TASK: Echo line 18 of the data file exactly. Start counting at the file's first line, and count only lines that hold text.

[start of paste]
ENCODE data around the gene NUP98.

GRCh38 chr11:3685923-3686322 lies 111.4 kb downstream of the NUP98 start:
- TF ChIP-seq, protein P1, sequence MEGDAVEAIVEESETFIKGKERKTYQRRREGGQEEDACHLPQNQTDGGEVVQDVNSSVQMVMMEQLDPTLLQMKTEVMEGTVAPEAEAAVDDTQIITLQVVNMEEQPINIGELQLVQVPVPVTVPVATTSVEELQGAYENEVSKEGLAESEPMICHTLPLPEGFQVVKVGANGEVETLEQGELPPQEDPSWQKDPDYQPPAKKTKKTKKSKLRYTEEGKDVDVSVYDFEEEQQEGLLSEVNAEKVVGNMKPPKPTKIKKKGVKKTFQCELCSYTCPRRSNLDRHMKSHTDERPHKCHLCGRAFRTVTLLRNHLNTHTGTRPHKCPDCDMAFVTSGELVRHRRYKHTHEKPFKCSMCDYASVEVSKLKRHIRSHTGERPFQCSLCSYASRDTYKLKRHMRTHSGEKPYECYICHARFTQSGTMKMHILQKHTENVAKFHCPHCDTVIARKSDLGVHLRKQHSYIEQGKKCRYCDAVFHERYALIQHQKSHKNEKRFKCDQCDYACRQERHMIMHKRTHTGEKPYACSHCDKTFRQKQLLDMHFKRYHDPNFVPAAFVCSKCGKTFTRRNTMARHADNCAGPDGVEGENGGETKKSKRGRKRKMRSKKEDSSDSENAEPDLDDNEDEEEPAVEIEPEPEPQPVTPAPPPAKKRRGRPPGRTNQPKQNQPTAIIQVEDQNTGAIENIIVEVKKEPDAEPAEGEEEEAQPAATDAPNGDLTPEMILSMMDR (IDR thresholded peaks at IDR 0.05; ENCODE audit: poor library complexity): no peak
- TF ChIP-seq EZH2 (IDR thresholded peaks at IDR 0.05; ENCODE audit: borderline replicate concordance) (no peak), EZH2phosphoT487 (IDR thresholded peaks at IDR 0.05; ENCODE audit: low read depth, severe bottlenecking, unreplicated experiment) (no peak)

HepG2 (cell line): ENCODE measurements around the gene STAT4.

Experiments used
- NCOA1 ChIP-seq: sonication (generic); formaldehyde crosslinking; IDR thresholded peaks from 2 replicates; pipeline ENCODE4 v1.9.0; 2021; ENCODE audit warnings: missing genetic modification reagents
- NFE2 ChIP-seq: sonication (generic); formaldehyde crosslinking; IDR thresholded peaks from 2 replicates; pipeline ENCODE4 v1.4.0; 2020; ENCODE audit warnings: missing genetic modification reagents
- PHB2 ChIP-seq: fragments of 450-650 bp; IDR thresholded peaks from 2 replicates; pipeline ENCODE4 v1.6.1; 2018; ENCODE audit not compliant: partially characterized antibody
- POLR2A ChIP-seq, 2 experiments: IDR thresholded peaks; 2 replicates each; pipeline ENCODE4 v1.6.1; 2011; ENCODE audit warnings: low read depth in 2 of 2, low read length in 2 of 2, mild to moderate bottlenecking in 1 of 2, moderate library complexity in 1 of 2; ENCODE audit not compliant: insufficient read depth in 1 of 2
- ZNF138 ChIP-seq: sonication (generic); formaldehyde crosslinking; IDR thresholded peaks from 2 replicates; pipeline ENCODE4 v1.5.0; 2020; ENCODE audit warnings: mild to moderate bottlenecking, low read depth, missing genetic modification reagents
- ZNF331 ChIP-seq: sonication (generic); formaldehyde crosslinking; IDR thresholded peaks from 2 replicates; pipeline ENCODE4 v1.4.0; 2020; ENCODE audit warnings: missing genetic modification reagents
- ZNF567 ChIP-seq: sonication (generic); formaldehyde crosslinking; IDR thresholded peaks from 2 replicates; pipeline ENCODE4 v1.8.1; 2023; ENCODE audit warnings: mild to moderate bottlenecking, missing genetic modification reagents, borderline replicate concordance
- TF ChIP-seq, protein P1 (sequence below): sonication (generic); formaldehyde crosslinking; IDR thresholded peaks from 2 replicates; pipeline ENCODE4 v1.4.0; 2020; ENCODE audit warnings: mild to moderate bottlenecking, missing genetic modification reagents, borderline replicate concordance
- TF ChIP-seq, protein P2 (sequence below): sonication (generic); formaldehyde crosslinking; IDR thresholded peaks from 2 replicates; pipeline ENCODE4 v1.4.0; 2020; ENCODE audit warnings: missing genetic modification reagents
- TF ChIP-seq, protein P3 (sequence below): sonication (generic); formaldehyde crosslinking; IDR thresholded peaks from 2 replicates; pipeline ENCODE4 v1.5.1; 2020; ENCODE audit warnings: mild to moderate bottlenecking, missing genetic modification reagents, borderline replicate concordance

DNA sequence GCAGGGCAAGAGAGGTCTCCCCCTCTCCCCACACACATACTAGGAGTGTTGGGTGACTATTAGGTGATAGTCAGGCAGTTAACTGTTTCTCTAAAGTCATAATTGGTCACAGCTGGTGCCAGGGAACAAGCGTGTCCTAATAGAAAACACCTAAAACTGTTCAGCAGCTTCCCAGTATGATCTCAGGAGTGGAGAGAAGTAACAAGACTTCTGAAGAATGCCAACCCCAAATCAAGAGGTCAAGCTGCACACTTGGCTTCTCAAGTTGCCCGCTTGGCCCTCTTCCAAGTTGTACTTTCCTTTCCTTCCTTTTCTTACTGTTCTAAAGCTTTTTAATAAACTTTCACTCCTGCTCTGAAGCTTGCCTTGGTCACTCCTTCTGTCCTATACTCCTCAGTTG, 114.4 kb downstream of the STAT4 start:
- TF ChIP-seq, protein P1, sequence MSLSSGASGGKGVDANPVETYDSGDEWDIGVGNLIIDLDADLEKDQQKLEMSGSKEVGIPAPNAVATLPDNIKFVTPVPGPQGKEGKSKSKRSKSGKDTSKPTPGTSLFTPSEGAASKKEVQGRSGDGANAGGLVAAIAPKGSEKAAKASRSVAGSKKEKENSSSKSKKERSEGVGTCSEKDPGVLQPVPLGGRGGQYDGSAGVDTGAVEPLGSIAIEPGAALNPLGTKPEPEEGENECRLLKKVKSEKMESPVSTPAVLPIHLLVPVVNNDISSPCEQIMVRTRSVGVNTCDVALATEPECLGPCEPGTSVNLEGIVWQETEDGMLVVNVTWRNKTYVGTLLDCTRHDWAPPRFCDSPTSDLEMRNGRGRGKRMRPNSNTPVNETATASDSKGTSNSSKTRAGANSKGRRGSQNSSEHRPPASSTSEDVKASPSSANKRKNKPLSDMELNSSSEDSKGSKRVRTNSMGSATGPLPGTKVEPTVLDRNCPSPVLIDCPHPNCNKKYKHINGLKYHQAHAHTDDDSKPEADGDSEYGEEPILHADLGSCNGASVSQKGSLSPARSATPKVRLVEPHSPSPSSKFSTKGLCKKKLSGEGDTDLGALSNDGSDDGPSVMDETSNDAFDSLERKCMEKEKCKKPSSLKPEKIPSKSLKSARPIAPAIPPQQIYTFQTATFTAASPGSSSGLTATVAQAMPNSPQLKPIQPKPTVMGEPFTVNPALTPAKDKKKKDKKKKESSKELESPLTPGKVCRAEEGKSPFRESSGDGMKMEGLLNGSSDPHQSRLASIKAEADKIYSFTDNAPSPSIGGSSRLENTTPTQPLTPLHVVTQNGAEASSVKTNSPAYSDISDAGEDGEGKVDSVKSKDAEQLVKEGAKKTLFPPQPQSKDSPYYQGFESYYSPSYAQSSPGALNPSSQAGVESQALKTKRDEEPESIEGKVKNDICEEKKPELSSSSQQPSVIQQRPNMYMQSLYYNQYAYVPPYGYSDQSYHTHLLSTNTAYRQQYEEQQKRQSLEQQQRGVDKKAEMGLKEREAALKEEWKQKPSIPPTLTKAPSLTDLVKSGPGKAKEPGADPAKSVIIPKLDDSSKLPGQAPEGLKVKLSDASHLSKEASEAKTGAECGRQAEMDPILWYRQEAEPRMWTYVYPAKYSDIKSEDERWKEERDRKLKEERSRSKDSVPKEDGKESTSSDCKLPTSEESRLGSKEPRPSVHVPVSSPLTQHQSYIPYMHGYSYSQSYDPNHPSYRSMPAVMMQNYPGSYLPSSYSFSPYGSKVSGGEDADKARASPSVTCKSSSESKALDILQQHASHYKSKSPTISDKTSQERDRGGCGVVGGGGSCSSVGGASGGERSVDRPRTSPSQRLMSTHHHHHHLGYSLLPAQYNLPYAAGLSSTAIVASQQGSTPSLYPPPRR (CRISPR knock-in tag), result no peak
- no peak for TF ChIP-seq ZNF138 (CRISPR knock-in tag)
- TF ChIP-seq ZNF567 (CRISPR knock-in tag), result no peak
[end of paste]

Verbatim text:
- TF ChIP-seq, protein P1, sequence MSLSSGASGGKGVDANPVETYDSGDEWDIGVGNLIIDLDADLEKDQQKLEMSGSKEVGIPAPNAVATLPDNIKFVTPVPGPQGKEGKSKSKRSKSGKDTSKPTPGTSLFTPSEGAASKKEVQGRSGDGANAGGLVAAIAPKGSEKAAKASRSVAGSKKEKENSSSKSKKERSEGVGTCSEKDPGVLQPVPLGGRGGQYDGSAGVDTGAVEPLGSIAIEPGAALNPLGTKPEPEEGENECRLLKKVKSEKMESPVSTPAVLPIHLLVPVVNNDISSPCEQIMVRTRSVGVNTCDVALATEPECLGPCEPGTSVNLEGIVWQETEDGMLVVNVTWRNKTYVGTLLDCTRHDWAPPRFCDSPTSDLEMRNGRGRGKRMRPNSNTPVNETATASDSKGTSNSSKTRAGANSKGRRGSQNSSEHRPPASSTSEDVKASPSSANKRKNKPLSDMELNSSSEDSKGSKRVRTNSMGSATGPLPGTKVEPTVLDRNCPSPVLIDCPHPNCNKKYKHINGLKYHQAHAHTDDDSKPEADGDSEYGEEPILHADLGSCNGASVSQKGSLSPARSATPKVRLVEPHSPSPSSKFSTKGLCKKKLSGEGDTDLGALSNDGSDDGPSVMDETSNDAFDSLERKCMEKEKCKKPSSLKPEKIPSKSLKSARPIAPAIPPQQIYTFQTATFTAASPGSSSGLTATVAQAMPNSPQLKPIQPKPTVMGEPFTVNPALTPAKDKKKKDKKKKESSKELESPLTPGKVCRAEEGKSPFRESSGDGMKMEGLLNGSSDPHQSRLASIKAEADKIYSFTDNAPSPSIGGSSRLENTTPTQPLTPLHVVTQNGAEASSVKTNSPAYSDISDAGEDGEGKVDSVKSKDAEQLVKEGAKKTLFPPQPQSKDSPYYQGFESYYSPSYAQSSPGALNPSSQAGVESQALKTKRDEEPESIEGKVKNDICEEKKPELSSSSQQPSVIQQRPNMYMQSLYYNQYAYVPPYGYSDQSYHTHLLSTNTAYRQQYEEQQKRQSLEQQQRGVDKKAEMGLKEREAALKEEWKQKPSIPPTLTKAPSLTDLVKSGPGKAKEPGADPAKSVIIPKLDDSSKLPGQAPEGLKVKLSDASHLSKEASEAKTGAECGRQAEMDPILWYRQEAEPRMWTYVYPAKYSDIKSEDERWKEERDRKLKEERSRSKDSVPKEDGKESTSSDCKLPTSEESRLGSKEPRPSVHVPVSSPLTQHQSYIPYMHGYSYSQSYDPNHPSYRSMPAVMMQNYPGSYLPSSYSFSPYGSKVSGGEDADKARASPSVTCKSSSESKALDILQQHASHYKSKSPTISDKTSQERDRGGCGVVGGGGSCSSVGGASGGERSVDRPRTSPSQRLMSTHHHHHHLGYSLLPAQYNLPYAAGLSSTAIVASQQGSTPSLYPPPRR (CRISPR knock-in tag), result no peak